Reuters is reporting that Huawei is "in the process of potentially launching" its own alternative to Google's Android.
The new OS is referred to as HongMeng. Reuters quotes Andrew Williamson, Huawei Vice President of Public Affairs and Communications, as stating: "It's not something Huawei wants. We're very happy of being part of the Android family, but HongMeng is being tested, mostly in China."
Other reports cite World Intellectual Property Organization (WIPO) data, indicating that Huawei has filed for a trademark on HongMeng in at least nine countries, including Canada, Australia, New Zealand, South Korea, Peru and Cambodia.
According to China Daily, Huawei has already shipped 1 million smartphones with HongMeng software installed, for testing. It suggests that the OS is "compatible with all Android applications," and has "increased security functions to protect personal data." The report quotes a Huawei executive as saying that the OS would be available "as early as this fall or next spring at the latest." (Most sources agree that HongMeng devices would likely appear in 2020.)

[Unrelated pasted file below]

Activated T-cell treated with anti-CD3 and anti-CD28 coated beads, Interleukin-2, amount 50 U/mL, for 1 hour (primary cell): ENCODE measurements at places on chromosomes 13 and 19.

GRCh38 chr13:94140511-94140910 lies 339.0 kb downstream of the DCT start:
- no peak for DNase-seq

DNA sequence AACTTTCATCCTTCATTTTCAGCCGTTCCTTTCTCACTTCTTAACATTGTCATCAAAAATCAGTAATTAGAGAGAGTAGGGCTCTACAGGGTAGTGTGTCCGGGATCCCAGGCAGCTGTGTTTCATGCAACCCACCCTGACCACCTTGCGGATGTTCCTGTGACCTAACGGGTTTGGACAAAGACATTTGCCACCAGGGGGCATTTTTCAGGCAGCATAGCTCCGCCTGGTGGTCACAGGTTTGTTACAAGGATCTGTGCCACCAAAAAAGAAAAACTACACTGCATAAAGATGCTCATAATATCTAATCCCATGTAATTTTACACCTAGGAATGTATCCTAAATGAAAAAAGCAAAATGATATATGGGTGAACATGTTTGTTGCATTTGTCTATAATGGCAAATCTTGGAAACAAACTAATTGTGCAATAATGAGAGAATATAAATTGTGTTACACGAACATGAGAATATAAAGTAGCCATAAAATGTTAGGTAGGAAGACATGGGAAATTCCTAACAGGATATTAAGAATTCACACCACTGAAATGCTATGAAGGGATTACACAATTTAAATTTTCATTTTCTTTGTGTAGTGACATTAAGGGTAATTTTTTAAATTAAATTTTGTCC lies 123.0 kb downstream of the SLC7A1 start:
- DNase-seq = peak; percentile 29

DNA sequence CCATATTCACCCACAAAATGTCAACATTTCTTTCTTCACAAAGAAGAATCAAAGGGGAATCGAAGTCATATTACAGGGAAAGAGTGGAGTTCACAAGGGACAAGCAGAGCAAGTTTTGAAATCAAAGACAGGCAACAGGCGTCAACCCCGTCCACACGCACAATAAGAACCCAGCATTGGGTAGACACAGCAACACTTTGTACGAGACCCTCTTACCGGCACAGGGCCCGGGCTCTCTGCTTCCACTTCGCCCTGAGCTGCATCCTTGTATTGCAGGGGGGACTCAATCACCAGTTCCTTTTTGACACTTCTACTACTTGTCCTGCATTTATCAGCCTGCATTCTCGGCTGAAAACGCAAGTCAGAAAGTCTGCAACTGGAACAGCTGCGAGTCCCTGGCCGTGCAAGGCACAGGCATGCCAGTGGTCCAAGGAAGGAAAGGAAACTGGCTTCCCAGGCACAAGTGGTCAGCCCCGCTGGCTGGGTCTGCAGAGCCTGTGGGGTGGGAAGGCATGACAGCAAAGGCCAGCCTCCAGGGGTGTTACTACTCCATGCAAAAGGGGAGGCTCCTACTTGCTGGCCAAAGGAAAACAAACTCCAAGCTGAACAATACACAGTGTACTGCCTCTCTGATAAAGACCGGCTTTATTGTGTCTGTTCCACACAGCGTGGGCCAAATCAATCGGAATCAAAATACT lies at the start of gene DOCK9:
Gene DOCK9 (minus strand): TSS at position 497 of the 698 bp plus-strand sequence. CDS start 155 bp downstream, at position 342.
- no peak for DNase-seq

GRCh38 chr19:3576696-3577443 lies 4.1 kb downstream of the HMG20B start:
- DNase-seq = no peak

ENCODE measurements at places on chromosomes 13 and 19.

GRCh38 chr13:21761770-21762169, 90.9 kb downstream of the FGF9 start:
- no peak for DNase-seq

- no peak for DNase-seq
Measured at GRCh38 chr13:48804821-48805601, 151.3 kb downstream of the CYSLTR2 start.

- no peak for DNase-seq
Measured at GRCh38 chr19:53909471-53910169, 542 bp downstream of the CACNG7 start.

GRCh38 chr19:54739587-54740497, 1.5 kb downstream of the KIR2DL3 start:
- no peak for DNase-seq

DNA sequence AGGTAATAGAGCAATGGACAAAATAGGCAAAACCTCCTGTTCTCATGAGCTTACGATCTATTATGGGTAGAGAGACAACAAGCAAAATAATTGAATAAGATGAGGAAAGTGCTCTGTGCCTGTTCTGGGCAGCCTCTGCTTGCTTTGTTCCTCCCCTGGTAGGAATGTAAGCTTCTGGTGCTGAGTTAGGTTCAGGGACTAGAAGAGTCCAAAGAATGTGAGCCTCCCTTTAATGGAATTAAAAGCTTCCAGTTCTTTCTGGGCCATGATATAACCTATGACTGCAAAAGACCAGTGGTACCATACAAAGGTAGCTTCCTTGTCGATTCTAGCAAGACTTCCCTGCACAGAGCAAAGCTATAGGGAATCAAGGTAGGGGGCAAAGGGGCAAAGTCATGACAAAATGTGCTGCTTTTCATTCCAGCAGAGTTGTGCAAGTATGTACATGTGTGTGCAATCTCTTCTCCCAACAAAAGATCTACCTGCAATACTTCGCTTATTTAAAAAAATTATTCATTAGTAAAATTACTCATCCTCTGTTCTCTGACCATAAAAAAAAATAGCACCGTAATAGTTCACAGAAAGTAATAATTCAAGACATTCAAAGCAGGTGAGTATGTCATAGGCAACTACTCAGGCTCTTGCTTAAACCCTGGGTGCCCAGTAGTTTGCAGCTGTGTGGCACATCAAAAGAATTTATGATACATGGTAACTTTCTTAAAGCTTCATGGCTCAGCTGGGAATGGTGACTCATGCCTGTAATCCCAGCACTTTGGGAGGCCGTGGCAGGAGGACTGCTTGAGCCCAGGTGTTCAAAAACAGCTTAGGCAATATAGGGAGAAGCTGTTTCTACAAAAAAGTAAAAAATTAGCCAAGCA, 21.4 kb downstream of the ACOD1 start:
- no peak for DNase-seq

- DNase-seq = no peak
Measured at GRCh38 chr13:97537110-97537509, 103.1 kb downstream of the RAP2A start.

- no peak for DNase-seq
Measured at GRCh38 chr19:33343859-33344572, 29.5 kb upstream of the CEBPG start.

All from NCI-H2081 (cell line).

China Daily says that Huawei is planning for the OS to support phones, computers, tablets, TVs, cars and wearable devices.
Rapid development of an alternative version of Android is made feasible (albeit far from trivial) by the open-source foundation of the operating system. Non-Google versions of Android have been in limited use all along, employing the system's software foundation, but omitting various proprietary Google components, such as Google Play. However, Google's relatively benign stewardship of the Android platform has provided little incentive for these alternatives to gain wide market acceptance.
That situation changed with the US ban, which forced Google to suspend its licensing agreements with Huawei. Ironically, this not only produced an immediate financial harm to Google (along with other US and European companies), but also created a vacuum that's likely to be filled by Chinese technology.
A previous report from the Financial Times states that Google has expressed its concern to the US government. Google has apparently argued that forcing Huawei to develop a competing flavor of Android could bifurcate the Android ecosystem, create a potentially less-secure version. Obviously, it could also damage Google's dominance over the Android platform, on which the vast majority of mobile devices are currently based, worldwide.
On the positive side (such as it is), consumers globally might derive some benefit from the entry of a second, strongly competitive Android supplier. But if the goal were simply to increase competition, Trump's Huawei ban would have to be seen as doing it the hard way.